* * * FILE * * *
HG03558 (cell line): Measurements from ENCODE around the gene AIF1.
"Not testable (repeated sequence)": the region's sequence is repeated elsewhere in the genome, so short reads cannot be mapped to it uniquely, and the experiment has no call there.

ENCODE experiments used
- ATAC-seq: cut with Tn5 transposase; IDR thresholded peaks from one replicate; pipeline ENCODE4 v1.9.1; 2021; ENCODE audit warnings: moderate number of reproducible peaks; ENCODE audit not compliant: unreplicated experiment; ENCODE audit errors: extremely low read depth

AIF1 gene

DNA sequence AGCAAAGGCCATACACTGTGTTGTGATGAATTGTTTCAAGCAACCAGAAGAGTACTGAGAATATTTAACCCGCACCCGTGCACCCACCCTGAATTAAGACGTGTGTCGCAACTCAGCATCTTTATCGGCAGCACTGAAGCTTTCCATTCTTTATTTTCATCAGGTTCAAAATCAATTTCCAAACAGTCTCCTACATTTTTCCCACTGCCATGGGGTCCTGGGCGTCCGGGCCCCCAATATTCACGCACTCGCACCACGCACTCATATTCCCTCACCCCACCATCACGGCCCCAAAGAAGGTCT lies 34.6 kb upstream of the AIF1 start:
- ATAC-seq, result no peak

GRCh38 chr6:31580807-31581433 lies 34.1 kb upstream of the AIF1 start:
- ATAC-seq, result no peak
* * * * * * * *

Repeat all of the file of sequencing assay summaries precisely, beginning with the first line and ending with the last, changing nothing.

HG03558 (cell line): Measurements from ENCODE around the gene AIF1.
"Not testable (repeated sequence)": the region's sequence is repeated elsewhere in the genome, so short reads cannot be mapped to it uniquely, and the experiment has no call there.

ENCODE experiments used
- ATAC-seq: cut with Tn5 transposase; IDR thresholded peaks from one replicate; pipeline ENCODE4 v1.9.1; 2021; ENCODE audit warnings: moderate number of reproducible peaks; ENCODE audit not compliant: unreplicated experiment; ENCODE audit errors: extremely low read depth

AIF1 gene

DNA sequence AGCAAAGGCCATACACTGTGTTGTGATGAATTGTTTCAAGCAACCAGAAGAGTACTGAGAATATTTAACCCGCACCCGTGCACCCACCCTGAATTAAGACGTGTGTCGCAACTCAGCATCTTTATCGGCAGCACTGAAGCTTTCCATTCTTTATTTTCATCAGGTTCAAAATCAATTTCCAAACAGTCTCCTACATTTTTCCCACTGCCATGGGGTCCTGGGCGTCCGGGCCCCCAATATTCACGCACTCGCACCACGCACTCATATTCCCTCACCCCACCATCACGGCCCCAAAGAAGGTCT lies 34.6 kb upstream of the AIF1 start:
- ATAC-seq, result no peak

GRCh38 chr6:31580807-31581433 lies 34.1 kb upstream of the AIF1 start:
- ATAC-seq, result no peak